Magazine article Moment

The Death of Jewish Lodz

Magazine article Moment

The Death of Jewish Lodz

Article excerpt

Ghettostadt, Lodz and the Making of a Nazi City

By Gordon J. Horwitz

Belknap Press

2008, $29.95, pp. 416


This is a remarkable book. With honorable modesty and an unerring tone, Gordon J. Horwitz has accomplished something quite rare and important. In a single book he conveys the awesome scale of the Holocaust-with its multitudes of victims and its long years of suffering and dread--while also emphasizing the particularity of individual experiences. This meticulously researched work makes us familiar with the uncommon lives of men, women and children as they were herded to a common tragic fate.

At the same time, Horwitz graphically demonstrates the causal links between Nazi theory and practice, tracing how ideological rantings about "Lebensraum" and a resurgent Teutonic Reich led to bureaucratically imposed genocide. He has done this by focusing on the experiences of Lodz, Poland's second-largest city, during the German occupation from 1939 to 1945. Before the war, Lodz and its textile mills were home to more than 200,000 Jews, who accounted for roughly a third of its population and constituted the world's fourth-largest Jewish community after New York, Warsaw and Budapest.

At the start of the war in September 1939, the Nazis overran Lodz and incorporated it as the sixth-largest city in the German Reich. By the spring of 1940, they had sealed off a small neighborhood, forcing Jews to move into what would become the largest ghetto after Warsaw and the longest-lasting one. They renamed the city Litzmannstadt, after a German general of World War I.

I must admit that I cannot remember a time when I did not know about Lodz and its Jews. In 1942, when I was four, my parents would tell me in Polish about the city where they were born and where in 1936 they had left their families behind. In New York, where the three of us fled from Paris after France fell in 1940, my mother would talk to me about her family and my father's relatives. Nothing had been heard from any of them for a very long time. At the end of the war, my father learned that all but three of these people had perished either in the ghetto or at Auschwitz. What I learned back then was that I was, and am, a child of Lodz.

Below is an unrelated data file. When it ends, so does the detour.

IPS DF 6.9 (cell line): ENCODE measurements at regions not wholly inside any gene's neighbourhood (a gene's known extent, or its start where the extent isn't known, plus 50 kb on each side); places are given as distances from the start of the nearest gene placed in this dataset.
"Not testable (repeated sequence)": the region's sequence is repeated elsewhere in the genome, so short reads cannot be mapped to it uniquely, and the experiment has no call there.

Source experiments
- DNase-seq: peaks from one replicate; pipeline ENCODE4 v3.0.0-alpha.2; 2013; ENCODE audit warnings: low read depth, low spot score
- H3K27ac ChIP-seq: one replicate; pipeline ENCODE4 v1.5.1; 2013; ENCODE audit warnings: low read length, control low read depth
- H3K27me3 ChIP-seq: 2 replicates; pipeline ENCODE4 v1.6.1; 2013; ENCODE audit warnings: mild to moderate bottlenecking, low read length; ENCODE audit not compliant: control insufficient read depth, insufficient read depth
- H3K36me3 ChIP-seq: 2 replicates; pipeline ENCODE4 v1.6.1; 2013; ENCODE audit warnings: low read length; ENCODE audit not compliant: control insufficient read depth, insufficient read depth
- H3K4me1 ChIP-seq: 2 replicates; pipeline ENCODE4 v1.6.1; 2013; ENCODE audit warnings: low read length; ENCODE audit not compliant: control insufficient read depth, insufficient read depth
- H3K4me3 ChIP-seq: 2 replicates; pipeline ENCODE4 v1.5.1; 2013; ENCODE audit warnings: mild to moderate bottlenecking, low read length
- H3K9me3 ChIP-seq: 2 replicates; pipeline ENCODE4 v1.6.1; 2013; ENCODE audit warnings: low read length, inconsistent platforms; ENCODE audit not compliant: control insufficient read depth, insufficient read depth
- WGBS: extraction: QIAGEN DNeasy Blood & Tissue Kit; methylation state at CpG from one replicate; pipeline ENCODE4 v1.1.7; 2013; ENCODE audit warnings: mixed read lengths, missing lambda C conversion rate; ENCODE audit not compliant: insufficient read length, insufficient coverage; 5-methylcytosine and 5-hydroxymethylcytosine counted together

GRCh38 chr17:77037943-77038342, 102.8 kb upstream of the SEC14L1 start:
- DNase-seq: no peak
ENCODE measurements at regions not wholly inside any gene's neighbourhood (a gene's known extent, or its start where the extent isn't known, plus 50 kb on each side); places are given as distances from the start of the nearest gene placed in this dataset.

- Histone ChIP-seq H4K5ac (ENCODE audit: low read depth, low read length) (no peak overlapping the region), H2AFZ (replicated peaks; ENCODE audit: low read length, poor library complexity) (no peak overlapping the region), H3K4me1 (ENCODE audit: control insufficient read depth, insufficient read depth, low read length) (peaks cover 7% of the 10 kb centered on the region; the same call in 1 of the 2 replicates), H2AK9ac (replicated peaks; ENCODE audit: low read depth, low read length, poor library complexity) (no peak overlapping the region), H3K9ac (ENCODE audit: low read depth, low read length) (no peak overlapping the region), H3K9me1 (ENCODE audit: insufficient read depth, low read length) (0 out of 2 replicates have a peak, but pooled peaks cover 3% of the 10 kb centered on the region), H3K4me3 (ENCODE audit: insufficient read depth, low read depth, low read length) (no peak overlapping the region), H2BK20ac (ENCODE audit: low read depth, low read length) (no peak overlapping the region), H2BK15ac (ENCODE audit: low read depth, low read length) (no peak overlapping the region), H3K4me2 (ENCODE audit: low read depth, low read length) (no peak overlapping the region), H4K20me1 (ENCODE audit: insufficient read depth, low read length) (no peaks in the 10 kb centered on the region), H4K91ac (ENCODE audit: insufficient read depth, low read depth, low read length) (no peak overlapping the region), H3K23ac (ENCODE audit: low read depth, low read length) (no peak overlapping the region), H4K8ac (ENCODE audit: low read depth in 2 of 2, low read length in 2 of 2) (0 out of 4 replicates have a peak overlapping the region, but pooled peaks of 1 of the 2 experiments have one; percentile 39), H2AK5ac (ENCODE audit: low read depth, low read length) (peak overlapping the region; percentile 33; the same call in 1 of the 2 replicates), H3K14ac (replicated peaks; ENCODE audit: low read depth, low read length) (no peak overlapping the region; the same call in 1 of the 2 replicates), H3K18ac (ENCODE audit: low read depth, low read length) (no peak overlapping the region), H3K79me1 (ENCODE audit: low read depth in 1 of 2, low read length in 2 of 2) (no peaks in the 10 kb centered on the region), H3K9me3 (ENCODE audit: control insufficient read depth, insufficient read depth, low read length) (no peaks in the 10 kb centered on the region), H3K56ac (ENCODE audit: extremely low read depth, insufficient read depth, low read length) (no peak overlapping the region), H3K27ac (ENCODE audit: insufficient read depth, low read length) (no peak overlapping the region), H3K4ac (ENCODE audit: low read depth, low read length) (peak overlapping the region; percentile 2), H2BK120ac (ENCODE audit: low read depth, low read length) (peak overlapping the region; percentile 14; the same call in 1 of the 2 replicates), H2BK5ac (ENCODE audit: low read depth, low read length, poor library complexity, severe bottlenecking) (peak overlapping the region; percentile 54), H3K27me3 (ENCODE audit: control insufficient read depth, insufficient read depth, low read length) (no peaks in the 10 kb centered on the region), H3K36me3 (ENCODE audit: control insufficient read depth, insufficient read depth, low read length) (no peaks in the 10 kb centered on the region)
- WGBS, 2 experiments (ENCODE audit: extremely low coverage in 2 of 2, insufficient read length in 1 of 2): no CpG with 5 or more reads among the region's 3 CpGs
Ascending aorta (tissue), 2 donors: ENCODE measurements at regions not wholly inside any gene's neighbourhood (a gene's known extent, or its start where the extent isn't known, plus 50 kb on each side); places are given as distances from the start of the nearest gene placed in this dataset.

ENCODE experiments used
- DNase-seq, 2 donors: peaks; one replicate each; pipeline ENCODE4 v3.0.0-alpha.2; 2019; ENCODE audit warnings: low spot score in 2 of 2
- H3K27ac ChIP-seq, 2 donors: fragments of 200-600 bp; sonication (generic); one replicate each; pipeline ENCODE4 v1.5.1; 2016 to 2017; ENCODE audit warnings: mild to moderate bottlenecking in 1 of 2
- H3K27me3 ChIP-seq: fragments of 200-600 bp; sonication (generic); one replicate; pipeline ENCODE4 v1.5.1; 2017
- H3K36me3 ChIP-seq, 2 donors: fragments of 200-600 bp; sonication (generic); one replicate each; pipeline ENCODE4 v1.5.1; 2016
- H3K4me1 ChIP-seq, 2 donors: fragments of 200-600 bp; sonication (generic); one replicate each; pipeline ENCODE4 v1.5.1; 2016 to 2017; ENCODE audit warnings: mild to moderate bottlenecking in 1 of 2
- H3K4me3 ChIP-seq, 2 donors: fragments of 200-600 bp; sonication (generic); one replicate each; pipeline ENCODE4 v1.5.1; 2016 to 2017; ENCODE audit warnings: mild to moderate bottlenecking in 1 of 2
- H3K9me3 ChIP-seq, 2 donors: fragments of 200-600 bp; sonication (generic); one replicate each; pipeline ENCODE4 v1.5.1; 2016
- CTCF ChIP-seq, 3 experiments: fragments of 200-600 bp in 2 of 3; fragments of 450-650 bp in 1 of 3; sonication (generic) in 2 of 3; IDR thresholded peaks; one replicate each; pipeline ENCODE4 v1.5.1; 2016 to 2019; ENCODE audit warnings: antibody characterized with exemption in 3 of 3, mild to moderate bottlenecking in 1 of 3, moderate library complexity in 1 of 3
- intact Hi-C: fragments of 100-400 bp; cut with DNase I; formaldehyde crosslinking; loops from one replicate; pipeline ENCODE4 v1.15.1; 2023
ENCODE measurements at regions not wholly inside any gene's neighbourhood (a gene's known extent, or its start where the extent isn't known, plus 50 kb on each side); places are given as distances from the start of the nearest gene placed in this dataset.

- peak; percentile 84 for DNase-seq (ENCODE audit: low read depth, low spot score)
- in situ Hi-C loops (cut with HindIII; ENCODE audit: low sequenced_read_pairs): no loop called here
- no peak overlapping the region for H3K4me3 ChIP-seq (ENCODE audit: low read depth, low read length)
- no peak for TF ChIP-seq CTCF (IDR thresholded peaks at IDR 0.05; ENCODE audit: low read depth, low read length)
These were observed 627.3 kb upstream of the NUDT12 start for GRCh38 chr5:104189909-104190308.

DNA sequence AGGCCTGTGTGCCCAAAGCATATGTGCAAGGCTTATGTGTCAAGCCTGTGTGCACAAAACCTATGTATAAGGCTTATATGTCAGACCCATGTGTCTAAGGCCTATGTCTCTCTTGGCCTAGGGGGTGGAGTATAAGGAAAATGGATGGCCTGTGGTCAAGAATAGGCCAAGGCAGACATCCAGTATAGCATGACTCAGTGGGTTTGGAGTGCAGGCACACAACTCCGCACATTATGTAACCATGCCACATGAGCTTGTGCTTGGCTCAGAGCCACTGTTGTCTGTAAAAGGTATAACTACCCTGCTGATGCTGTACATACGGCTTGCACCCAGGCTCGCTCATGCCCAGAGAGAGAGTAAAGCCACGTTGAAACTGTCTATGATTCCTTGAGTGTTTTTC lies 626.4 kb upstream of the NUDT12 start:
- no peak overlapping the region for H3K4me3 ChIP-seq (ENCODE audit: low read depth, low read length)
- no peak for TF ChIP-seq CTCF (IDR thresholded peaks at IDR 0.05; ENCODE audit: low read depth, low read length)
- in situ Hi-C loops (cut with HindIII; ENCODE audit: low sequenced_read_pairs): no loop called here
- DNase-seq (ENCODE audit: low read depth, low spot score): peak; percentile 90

As an adult I read many books of Holocaust testimony, among them The Chronicles of the Lodz Ghetto, a compelling assemblage of day-to-day reportage gathered by sharp-eyed scribes commissioned by the ghetto's Jewish leadership. Horwitz has relied heavily on this treasure.

When I lived in Poland for nearly four years in the 1980s as The New York Times correspondent, I often walked the streets of Lodz, trying to imagine the place as it was before and during the war. I visited the Jewish cemetery looking for headstones of ancestors that I never found. On those solitary wanderings I would sometimes experience jolts of empathy. Something similar occurred quite often as I read Horwitz's book. I could not read much more than 25 pages at a time without having to stop and sit still for a while.

He has painstakingly entwined two narratives, the first about life and death in the ghetto and the other detailing Nazi efforts to build a modernized Germanic city of the future cleansed of Jews. A history professor at Illinois Wesleyan University, Horwitz has long been interested in how the Nazi confinement of Jews was perceived by local people living nearby. His 1990 book, In the Shadow of Death, was subtitled "Living Outside the Gates of Mauthausen."

In extending this approach to a major urban setting like Lodz, Horwitz has brought the tragic epoch into a sharp historical context, succeeding in describing how a maddened zeitgeist settled over Lodz and so much of Europe. …

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